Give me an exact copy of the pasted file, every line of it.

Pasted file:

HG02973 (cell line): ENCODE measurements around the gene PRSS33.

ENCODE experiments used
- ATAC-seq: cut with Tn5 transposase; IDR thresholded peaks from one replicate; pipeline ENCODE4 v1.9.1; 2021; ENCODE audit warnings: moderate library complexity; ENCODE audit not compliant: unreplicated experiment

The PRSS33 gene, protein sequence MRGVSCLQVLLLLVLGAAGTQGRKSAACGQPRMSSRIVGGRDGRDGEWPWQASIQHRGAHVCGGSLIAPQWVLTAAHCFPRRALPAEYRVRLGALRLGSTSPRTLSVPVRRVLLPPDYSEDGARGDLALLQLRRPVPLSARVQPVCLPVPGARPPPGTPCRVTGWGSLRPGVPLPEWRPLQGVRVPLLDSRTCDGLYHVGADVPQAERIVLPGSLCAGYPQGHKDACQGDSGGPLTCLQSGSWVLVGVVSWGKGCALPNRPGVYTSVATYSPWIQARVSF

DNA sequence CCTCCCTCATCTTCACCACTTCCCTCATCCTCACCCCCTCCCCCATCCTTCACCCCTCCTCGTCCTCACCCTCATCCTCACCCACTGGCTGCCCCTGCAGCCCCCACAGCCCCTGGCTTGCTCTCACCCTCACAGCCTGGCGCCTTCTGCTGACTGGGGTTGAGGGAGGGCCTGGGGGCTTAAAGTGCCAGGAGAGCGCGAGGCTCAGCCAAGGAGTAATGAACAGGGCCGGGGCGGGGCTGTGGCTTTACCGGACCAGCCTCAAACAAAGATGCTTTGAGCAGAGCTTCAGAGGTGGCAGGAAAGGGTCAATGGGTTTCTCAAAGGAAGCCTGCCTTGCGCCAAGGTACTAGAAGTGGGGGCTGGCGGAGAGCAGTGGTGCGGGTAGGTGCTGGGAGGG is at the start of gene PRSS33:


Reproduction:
HG02973 (cell line): ENCODE measurements around the gene PRSS33.

ENCODE experiments used
- ATAC-seq: cut with Tn5 transposase; IDR thresholded peaks from one replicate; pipeline ENCODE4 v1.9.1; 2021; ENCODE audit warnings: moderate library complexity; ENCODE audit not compliant: unreplicated experiment

The PRSS33 gene, protein sequence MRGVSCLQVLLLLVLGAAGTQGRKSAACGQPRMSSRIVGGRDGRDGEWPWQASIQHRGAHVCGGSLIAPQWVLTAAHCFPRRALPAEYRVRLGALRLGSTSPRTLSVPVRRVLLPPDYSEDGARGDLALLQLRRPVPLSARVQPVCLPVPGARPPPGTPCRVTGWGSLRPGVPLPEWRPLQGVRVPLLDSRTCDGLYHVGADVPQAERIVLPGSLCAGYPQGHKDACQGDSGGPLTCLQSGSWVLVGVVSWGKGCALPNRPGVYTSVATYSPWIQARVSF

DNA sequence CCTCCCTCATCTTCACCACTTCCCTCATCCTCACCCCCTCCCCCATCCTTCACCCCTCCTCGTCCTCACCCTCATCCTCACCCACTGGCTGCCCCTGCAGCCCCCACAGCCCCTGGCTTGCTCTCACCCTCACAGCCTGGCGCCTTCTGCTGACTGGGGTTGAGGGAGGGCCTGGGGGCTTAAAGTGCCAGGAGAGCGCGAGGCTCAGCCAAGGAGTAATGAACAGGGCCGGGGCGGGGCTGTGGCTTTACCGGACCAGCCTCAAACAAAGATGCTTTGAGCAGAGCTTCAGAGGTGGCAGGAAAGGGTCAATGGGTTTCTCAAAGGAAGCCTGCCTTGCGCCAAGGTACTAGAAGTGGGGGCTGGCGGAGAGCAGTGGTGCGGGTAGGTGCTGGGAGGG is at the start of gene PRSS33: